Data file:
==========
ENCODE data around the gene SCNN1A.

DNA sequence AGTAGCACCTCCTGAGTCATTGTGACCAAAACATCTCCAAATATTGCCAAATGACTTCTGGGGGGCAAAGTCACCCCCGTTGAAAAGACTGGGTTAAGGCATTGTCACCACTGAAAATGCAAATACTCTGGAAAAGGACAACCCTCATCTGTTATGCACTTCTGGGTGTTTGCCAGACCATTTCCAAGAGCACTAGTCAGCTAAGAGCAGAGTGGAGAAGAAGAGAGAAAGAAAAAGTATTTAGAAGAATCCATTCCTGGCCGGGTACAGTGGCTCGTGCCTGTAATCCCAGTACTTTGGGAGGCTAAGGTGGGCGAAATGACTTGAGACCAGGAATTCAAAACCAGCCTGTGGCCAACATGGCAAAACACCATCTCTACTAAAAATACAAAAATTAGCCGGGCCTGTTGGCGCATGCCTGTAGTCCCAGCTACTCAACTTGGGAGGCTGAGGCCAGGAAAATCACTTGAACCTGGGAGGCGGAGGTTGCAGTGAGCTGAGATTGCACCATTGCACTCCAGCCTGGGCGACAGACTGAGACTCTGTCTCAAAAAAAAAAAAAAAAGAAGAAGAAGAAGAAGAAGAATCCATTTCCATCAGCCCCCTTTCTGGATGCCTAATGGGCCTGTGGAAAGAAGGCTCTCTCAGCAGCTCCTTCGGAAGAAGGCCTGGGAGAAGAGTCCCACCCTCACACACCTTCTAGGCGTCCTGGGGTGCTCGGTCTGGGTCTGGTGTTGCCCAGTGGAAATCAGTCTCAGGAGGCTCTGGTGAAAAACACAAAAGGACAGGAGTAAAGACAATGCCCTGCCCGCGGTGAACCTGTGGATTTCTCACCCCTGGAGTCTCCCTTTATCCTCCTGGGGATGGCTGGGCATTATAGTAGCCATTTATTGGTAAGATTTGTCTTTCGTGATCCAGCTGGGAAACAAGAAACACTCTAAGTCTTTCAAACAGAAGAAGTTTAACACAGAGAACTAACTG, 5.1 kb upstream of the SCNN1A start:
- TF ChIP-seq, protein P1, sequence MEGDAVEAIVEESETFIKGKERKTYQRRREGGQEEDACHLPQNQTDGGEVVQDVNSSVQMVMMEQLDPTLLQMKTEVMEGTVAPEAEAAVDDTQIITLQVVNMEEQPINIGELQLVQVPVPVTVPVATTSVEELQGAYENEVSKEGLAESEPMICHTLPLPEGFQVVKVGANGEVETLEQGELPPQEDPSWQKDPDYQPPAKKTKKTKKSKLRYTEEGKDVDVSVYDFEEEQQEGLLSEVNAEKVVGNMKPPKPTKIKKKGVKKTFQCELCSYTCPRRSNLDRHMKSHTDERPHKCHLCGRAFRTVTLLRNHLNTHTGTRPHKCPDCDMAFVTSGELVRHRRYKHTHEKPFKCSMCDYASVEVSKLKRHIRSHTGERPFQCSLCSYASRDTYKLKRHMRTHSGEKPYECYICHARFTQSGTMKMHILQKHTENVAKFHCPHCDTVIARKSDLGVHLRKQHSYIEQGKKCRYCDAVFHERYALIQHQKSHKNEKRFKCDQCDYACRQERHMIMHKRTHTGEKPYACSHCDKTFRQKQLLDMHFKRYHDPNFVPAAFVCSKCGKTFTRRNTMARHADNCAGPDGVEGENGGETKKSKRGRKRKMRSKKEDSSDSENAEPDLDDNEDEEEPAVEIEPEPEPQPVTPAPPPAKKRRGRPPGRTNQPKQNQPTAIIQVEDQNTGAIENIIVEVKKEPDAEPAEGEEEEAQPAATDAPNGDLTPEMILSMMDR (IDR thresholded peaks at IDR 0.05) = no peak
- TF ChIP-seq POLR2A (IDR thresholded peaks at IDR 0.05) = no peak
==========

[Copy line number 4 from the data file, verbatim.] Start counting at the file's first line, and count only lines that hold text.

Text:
- TF ChIP-seq POLR2A (IDR thresholded peaks at IDR 0.05) = no peak